Texting is tops on the toilet, Brits admit

A new study reveals today that almost half of all British adults spend time in the toilet on activities which are additional to their primary reason for being there.

By The Newsroom
Sunday, 18th November 2012, 11:38 pm

The research, carried out for the AA’s Home Emergency Response Service as part of its State of the Nation’s Homes series of reports, showed that the most popular activity is to send or receive texts (20 pere cent), which has overtaken the traditional bathroom pastime of reading newspapers, magazines or books (16 per cent).

Facebook is used on the loo by one in eight people (13 per cent), although this rises significantly for the younger generations. A third of those aged 16 to say that they use Facebook while on the toilet, compared to only one per cent of people over 55.

The study found that those who conduct activities such as logging on to social media, texting, reading or playing games on their phone while in the toilet spend an additional seven minutes each day doing so.

This adds up to a combined figure of more than two million hours, or a massive 232 years, which the nation spends in the loo on additional activity, every single day.

This multi-tasking may have come about as people realise just how long they spend in the toilet and look for ways to maximise their time spent there. The researchers found out that after age of 16, the average Briton will spend a whopping 263 days of rest of their life on the loo.

This looks set to increase as more and more people use smartphones to send messages, use social media or play games and videos. The average 16-17 year old spends 13 minutes longer than they need to in the toilet, compared to just 4 and a half minutes for those over 65.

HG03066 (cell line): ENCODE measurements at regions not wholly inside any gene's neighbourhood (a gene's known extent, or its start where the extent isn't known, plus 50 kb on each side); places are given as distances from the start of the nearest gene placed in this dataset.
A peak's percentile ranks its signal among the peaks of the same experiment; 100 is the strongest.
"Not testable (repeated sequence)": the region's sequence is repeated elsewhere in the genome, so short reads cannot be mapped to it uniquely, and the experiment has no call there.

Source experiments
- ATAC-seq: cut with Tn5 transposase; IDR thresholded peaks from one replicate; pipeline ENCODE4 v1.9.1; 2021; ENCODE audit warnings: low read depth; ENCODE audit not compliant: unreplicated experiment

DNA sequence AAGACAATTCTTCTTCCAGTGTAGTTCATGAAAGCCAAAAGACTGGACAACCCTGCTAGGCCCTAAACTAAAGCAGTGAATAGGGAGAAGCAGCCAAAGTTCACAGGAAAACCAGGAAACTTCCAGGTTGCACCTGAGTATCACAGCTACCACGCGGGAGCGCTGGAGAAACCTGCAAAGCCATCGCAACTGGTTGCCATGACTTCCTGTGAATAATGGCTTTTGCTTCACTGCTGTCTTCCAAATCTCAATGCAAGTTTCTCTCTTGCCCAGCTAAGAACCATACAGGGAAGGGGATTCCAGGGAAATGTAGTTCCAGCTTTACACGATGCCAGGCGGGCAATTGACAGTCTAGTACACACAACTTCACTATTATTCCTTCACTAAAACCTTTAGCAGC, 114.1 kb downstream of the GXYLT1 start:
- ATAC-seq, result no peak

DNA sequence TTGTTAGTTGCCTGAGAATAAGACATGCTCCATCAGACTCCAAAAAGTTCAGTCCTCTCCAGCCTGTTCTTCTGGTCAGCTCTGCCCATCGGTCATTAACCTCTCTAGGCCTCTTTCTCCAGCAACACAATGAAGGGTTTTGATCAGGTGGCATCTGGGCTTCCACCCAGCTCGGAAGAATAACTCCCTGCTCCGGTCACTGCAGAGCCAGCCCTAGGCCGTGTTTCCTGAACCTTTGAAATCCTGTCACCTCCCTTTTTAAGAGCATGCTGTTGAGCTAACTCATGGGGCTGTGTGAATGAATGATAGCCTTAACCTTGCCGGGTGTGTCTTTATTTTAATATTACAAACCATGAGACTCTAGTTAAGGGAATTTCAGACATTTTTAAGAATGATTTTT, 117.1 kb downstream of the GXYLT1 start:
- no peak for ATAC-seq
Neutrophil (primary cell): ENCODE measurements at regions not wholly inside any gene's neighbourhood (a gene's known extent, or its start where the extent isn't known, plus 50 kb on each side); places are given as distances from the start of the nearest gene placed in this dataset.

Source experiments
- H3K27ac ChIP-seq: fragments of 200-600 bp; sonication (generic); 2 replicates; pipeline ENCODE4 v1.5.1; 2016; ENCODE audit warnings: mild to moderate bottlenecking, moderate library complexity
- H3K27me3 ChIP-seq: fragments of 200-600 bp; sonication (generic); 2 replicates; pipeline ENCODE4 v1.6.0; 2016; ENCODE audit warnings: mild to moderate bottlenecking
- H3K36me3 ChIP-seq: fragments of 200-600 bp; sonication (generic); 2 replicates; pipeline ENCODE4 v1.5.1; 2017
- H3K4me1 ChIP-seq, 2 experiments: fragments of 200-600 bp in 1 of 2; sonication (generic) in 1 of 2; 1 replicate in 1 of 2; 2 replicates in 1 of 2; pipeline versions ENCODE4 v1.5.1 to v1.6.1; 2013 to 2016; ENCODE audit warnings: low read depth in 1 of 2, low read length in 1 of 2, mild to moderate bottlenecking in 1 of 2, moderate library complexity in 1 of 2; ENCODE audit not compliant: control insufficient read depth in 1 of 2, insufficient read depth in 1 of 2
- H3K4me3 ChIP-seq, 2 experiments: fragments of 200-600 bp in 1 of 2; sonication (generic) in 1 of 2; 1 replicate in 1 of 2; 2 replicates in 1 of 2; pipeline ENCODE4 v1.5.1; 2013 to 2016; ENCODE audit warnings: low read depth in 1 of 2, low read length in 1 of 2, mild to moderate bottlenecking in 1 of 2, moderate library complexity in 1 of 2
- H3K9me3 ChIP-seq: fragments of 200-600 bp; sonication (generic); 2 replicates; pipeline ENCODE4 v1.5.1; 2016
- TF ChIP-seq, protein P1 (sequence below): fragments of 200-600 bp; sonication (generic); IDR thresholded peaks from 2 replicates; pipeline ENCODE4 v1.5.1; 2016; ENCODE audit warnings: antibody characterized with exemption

Although women are commonly thought to be better at multi-tasking in most walks of life, the roles are reversed when it comes to the bathroom. Males are more likely to be toilet multi-taskers, with 53 per cent of men saying they carry out other activities while ‘on the throne’, compared to 38 per cent of women.

Tom Stringer, head of the AA’s Home Emergency Response Service said: “It depends on your point of view as to whether the additional hours the nation spends in the toilet on extra activities is a waste of time, a sensible way to multi-task or simply a chance for people to grab a few minutes down time in a busy day.

“Whatever we think about it though, we should reflect on the fact that many people around the world don’t even have access to a proper toilet, never mind the choice of logging on to Facebook while they use it.”